David Dimbleby - the long-time presenter of Question Time who recently featured in his own series Britain and the Sea - has suggested the BBC needs to "redefine its role," concentrate more on quality and get rid of cookery and gardening programmes.

David DimblebyDavid Dimbleby in 'Britain and the Sea'

Speaking on Richard Bacon's 5 Live radio show, the presenter, 75, said: "I do think the BBC needs to pull back a bit from some of the things it does, maybe cut back a bit on its number of television channels."

Dimbleby, who explored Britain's maritime heritage in Britain and the Sea, believes that programmes on BBC Four are made "on a shoestring" and that the corporation should "Cut out some of the gardening and cookery and all that on BBC Two and turn it back into a quality thing it was meant to be and then you have two big channels, One and Two."

Dimbleby - who recently got his first tattoo - added "[The management need] to answer questions about whether the BBC has got too big. Whether it is too powerful for its own good. Whether it's crushing newspapers, local newspapers particularly.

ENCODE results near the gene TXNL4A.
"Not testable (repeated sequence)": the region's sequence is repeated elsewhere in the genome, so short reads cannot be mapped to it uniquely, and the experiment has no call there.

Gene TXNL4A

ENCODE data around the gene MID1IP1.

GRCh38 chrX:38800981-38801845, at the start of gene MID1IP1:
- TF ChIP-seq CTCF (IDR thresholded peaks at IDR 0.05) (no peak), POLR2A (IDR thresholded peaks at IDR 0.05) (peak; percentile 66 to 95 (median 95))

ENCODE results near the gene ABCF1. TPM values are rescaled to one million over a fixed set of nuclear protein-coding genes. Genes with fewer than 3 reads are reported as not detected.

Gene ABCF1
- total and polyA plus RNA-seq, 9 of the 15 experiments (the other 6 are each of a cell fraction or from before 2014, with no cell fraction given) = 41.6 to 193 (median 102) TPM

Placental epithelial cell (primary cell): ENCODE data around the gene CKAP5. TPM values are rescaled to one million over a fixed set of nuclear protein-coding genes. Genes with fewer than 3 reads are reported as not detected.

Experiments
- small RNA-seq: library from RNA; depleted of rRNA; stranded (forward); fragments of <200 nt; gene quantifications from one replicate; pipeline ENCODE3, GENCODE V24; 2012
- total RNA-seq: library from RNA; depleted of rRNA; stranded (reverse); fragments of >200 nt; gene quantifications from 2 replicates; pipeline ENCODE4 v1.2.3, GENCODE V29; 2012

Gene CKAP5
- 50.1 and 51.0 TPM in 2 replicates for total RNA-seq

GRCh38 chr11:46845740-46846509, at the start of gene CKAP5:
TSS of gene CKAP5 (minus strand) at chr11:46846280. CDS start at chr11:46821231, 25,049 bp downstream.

"I think there is some truth in that. I'm not sure how you address it but I do think the BBC needs to pull back a bit from some of the things it does, maybe cut back a bit on some of its television channels."

Coming in for particular scorn was the BBC's coverage of the River Pageant to celebrate the Diamond Jubilee. "I thought it was terrible," he said, bluntly, "I don't know what they thought they were doing frankly, but they thought that the pageant itself, the boats on the river, wouldn't really work and it would be technically difficult. 

"So they thought they'd have lots of side shows and the presenters wouldn't have to know about the boats, and they'd have some expert who knew about the boats. Then everything collapsed and the expert couldn't be got on air."

Last week, Home Secretary Theresa May accused the BBC of undermining democracy by encroaching on local newspapers with its major news websites. 

Britain and the Sea is still available on the BBC iPlayer.